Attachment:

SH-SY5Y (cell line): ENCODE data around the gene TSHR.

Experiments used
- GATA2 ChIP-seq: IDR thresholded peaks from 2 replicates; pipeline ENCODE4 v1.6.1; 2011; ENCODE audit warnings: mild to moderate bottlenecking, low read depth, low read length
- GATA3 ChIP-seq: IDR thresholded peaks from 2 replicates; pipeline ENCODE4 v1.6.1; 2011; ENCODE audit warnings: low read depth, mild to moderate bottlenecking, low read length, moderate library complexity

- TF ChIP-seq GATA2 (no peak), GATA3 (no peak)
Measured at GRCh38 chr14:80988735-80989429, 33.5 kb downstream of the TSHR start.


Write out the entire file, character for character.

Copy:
SH-SY5Y (cell line): ENCODE data around the gene TSHR.

Experiments used
- GATA2 ChIP-seq: IDR thresholded peaks from 2 replicates; pipeline ENCODE4 v1.6.1; 2011; ENCODE audit warnings: mild to moderate bottlenecking, low read depth, low read length
- GATA3 ChIP-seq: IDR thresholded peaks from 2 replicates; pipeline ENCODE4 v1.6.1; 2011; ENCODE audit warnings: low read depth, mild to moderate bottlenecking, low read length, moderate library complexity

- TF ChIP-seq GATA2 (no peak), GATA3 (no peak)
Measured at GRCh38 chr14:80988735-80989429, 33.5 kb downstream of the TSHR start.